It is important for me to be honest here and share with you an internal struggle that has been in the front of my mind for a while now.
My diet has become dissected in search of foods that may be causing my multiple sclerosis or at least will aid in giving me more energy and feeling better.
It began before I was diagnosed with eliminating coffee from my diet. This was huge. I remember Starbucks lattes getting me through my days as a new mother. My infant and I would venture out of the house once daily that first winter to get my caffeine fix.
Replacing coffee with tea was actually a satisfying replacement and I realized in retrospect coffee made my heart race, my stomach uncomfortable and my teeth yellow. I do enjoy the smell of a freshly brewed cup of Joe, but never enough to go back there.
Next after a brief stint at eliminating gluten, a doctor revealed I was “allergic” to dairy. This was a tougher challenge to overcome, but I’ve found substitutes like almond milk and Smart Balance butter (there is absolutely NO substitute for cheese, and I will forever miss pizza or a dinner of brie and crackers).
From my readings and speaking with allergists and doctors, I’ve learned that in evaluating this type of food intolerance it is important to notice how your body reacts hours and days after consuming said food. In being super aware, it was obvious to me that my eating habits were very clean, free of chemicals and hormones except for that one nagging item.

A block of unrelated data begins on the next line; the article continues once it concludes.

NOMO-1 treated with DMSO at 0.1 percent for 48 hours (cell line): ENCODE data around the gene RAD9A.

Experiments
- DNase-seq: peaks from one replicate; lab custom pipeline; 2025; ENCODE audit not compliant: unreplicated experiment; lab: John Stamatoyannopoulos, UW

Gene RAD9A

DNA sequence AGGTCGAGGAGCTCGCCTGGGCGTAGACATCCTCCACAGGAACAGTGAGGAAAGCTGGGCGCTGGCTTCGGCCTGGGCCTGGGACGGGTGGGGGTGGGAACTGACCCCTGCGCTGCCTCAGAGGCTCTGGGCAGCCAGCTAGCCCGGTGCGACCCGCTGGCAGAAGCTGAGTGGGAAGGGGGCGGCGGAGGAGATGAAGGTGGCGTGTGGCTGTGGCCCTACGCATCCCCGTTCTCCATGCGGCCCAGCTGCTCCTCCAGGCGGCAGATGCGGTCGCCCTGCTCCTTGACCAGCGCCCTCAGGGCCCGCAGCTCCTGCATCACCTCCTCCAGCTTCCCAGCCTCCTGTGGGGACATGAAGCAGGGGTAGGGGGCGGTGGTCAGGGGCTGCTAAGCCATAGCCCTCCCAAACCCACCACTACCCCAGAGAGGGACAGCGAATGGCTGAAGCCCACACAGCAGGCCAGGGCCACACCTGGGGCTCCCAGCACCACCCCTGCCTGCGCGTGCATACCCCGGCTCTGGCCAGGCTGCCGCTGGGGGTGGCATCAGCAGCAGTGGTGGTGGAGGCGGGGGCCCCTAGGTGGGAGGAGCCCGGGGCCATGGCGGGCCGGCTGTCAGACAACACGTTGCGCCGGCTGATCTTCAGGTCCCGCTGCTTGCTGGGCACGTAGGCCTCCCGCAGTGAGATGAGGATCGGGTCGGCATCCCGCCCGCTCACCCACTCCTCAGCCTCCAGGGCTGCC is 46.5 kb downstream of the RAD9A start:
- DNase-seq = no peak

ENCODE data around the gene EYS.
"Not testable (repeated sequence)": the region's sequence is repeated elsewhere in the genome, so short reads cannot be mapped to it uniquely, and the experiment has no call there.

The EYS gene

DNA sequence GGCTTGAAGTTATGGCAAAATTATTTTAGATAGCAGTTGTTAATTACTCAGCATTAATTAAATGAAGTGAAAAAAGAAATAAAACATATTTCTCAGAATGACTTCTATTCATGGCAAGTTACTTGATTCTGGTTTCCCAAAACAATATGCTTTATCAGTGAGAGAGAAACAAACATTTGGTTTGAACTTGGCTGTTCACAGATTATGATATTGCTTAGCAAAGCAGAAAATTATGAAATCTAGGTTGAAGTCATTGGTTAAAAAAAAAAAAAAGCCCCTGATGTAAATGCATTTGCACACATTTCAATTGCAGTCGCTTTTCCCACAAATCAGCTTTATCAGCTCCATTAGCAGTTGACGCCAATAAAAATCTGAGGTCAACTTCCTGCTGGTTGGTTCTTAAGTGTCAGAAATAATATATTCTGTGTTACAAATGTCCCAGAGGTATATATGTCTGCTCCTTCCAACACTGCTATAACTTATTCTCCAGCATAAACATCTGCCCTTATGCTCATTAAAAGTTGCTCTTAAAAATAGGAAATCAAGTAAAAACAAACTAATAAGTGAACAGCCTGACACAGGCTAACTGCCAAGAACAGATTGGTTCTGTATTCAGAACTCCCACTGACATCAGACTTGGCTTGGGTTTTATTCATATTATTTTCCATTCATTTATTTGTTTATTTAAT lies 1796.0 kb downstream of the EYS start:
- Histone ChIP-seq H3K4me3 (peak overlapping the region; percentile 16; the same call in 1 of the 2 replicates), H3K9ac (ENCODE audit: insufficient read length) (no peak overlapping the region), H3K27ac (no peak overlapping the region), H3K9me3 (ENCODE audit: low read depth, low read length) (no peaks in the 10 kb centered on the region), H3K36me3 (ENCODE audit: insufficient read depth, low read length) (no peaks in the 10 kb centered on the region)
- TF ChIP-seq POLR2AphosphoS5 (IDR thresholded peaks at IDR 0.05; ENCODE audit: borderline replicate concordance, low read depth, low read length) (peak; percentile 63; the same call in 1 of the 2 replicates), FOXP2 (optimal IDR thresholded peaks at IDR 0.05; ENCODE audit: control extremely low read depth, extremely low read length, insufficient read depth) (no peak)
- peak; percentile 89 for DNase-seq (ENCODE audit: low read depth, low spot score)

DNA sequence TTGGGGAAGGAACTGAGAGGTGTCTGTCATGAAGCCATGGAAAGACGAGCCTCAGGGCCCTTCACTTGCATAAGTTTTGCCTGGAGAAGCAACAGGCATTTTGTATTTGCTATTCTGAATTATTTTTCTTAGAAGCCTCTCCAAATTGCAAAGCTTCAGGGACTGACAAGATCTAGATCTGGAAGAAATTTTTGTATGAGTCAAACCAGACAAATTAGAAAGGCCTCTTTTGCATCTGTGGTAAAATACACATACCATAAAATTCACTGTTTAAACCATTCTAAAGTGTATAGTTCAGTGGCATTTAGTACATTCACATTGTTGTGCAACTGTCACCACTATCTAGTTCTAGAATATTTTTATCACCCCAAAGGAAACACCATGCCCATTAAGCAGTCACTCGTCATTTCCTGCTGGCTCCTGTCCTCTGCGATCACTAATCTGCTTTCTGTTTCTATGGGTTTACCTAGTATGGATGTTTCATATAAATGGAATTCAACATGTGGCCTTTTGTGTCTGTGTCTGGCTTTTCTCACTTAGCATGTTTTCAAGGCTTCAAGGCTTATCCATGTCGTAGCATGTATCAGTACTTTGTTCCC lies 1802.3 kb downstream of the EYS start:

I tried to ignore it and tell myself I deserve a glass of wine at night. This is my celebration of surviving another day of cleaning up poop, getting the door slammed in my face and surviving Costco with two whining children.
In observing my wine intake the last few months I have noticed a few things.
1. As the wine goes in, the healthy diet goes away. Suddenly it is all right to eat one or eight (dairy free) cookies. Which might prove my theory that wine is making me fat.
2. Although falling asleep is easy, I often wake up in the middle of the night wide-awake and unable to fall back asleep.
3. In the morning I would be greeted by a headache or stomach ache even after one glass on wine.
4. Wine takes away those inhibitions and sometimes I let out my negative thoughts and emotions that I have been holding in hopes of avoiding conflict.
My drinking wasn’t to the point of Alcoholics Anonymous or reason for my family to be concerned, I never drank on nights I was at yoga and never felt out of control. It was only at a point that bothered me and I decided to make a change before I hurt anyone else.
Night one was really hard. I ate cookies to try to satisfy my need for that little buzz and once I got past that first hour the kids were in bed, I was content. Day two, three and four were not too bad and I was amazed at how quickly a bad habit can be turned around.
My yoga teacher discussed how we need to accept and feel our emotions. My wine-free week has allowed me to do that and I realized I might have been trying to hide feeling sad, bored or frustrated.
In conclusion, I think the idea of giving up my wine was much harder than actually doing it. I hope to still be able to enjoy a drink at a special occasion dinner or wedding. Now I am really proud of myself from eliminating wine from my daily schedule and I’m interested in observing the changes in my body and mind that are to come.
Can you quit wine?